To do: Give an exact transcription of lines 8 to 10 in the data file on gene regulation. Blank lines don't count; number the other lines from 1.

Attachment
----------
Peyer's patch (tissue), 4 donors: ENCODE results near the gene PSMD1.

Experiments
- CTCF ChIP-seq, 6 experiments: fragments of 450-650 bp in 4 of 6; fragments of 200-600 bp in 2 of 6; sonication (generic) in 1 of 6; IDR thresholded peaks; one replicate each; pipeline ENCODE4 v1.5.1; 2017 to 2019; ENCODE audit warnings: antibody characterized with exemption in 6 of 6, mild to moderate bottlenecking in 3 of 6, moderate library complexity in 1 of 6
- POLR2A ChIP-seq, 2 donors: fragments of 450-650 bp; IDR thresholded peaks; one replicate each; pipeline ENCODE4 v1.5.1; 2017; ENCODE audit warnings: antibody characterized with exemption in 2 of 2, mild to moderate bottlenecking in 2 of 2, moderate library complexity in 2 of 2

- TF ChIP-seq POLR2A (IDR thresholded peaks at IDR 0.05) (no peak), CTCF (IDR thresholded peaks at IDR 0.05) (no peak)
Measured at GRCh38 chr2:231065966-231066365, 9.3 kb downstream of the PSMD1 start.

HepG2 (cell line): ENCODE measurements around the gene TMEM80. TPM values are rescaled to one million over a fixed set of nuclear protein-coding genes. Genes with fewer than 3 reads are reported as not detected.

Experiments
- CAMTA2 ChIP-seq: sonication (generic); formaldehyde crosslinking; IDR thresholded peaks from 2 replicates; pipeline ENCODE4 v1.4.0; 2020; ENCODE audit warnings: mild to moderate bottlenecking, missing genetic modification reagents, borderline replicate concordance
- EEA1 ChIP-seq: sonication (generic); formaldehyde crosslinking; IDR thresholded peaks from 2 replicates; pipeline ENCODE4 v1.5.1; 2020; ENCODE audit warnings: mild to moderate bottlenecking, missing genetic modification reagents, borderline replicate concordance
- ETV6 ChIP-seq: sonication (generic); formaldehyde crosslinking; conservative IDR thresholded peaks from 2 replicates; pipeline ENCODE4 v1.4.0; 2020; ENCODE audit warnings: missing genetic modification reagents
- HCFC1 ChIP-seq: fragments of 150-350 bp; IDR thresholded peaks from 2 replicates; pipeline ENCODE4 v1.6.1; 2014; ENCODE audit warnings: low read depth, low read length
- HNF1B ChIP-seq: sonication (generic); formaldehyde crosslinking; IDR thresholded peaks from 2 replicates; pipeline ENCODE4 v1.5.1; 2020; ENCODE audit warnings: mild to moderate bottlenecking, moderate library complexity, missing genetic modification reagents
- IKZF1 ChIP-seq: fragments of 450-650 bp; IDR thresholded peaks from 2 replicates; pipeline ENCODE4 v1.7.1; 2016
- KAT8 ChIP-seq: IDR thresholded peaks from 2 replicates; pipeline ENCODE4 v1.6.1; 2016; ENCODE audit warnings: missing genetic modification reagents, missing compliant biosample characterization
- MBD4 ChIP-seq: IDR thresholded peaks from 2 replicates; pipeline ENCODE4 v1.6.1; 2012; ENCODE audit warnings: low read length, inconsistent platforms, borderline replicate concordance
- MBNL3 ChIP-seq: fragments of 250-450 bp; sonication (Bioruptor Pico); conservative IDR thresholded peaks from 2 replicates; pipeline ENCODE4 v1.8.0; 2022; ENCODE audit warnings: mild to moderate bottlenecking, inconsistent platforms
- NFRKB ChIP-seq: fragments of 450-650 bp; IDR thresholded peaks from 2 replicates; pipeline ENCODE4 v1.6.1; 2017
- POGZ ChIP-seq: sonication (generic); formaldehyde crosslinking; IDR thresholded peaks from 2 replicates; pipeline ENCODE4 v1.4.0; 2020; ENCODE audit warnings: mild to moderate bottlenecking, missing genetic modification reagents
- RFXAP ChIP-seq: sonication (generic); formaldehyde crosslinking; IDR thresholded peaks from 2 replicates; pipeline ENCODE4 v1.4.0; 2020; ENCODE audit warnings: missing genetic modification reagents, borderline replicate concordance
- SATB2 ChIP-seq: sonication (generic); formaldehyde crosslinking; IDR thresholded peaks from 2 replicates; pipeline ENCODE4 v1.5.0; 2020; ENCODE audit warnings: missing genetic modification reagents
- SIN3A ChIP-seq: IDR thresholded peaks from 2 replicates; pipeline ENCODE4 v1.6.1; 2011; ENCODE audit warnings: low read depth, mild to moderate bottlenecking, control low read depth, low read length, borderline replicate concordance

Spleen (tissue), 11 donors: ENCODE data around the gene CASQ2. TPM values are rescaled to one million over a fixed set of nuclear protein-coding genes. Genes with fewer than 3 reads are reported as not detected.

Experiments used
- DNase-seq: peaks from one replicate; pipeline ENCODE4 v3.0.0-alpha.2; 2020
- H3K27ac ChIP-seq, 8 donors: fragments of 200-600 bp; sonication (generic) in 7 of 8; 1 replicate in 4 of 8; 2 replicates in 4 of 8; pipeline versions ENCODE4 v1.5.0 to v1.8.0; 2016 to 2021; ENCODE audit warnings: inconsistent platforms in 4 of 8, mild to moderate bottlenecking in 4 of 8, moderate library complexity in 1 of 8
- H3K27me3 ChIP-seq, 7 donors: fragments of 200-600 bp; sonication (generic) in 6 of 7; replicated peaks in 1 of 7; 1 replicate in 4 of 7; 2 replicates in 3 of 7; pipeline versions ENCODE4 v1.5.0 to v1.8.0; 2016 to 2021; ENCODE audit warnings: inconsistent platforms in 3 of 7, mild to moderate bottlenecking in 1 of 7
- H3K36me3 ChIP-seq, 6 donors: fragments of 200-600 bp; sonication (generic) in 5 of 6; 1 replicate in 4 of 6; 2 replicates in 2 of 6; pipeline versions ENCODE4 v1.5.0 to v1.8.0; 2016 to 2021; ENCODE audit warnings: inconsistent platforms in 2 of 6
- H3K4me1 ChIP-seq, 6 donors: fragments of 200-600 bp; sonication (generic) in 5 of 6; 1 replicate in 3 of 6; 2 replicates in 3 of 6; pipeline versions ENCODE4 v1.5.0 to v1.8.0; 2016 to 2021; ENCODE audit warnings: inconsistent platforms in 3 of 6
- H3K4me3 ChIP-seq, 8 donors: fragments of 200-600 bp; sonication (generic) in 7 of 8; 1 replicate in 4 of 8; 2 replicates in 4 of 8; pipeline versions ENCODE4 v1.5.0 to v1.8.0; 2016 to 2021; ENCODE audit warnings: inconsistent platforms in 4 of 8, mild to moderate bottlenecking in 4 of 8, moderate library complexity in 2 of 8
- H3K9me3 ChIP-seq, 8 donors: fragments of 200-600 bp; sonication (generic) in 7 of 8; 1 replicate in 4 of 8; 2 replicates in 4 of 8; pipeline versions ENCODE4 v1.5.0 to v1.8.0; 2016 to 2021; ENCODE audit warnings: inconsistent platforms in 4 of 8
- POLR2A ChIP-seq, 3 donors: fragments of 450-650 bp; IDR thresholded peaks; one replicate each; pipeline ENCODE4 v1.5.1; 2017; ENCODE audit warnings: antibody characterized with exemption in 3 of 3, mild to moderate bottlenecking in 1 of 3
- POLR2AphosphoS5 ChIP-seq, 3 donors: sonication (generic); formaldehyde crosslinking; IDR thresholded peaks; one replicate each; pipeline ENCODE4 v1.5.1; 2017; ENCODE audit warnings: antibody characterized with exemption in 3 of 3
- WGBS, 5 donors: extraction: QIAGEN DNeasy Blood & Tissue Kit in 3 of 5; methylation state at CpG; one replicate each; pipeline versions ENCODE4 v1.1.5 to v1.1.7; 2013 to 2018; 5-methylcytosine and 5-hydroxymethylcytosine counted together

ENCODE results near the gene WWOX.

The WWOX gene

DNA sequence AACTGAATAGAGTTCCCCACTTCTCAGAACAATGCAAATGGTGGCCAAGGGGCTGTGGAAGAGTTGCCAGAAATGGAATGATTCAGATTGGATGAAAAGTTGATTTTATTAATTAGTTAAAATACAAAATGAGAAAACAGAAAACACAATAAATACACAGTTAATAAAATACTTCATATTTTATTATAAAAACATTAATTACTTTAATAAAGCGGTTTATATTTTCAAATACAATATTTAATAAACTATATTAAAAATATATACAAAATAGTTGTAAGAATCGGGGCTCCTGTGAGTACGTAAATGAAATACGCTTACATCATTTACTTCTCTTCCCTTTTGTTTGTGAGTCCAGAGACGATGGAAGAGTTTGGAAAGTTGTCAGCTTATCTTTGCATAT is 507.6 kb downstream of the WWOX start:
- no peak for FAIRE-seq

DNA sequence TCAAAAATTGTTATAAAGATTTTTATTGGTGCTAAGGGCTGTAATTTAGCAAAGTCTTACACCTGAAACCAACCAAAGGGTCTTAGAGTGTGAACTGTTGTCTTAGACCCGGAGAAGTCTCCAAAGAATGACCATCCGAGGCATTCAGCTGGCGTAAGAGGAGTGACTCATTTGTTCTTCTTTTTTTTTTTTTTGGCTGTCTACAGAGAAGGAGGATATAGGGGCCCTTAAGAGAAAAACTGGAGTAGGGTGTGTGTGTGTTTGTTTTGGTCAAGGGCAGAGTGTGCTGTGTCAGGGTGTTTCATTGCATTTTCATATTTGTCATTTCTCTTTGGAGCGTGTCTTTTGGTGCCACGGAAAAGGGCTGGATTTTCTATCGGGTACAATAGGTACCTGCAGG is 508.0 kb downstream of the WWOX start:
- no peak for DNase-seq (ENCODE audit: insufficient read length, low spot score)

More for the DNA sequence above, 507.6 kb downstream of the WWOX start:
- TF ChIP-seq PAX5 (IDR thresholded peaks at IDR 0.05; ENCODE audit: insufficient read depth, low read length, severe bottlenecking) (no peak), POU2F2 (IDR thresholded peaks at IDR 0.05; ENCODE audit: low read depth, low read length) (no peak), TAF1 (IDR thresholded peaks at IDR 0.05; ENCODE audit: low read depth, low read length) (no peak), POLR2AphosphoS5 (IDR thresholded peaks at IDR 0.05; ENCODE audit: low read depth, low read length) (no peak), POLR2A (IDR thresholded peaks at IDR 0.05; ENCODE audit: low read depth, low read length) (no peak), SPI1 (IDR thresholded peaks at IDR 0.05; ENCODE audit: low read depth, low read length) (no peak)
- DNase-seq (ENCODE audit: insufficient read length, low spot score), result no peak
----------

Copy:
Experiments
- CAMTA2 ChIP-seq: sonication (generic); formaldehyde crosslinking; IDR thresholded peaks from 2 replicates; pipeline ENCODE4 v1.4.0; 2020; ENCODE audit warnings: mild to moderate bottlenecking, missing genetic modification reagents, borderline replicate concordance
- EEA1 ChIP-seq: sonication (generic); formaldehyde crosslinking; IDR thresholded peaks from 2 replicates; pipeline ENCODE4 v1.5.1; 2020; ENCODE audit warnings: mild to moderate bottlenecking, missing genetic modification reagents, borderline replicate concordance